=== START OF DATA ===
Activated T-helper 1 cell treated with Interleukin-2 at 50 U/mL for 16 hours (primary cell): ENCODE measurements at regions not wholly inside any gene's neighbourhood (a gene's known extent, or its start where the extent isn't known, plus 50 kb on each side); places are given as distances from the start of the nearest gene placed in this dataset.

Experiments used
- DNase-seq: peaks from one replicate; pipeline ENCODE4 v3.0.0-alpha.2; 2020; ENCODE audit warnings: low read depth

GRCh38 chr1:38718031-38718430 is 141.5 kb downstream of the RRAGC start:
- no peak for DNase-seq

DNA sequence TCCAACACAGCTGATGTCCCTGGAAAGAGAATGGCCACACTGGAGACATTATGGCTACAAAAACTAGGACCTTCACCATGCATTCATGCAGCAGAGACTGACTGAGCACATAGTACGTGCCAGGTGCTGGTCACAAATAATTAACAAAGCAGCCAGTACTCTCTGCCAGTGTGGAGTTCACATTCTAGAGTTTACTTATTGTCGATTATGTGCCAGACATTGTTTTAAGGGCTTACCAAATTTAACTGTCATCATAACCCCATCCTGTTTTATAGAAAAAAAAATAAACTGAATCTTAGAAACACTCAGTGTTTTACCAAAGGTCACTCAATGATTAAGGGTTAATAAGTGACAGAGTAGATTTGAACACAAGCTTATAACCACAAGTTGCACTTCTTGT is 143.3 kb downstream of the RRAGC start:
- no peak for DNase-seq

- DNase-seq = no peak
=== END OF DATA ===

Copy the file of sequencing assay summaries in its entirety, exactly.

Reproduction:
Activated T-helper 1 cell treated with Interleukin-2 at 50 U/mL for 16 hours (primary cell): ENCODE measurements at regions not wholly inside any gene's neighbourhood (a gene's known extent, or its start where the extent isn't known, plus 50 kb on each side); places are given as distances from the start of the nearest gene placed in this dataset.

Experiments used
- DNase-seq: peaks from one replicate; pipeline ENCODE4 v3.0.0-alpha.2; 2020; ENCODE audit warnings: low read depth

GRCh38 chr1:38718031-38718430 is 141.5 kb downstream of the RRAGC start:
- no peak for DNase-seq

DNA sequence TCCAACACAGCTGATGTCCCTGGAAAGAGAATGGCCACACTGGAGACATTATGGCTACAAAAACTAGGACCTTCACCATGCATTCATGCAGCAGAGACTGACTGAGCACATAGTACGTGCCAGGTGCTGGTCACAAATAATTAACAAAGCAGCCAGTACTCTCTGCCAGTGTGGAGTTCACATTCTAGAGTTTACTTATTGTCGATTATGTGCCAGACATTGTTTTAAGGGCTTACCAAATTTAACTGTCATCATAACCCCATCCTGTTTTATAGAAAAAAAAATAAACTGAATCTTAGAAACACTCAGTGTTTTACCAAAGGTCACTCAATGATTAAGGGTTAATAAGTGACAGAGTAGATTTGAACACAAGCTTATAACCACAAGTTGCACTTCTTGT is 143.3 kb downstream of the RRAGC start:
- no peak for DNase-seq

- DNase-seq = no peak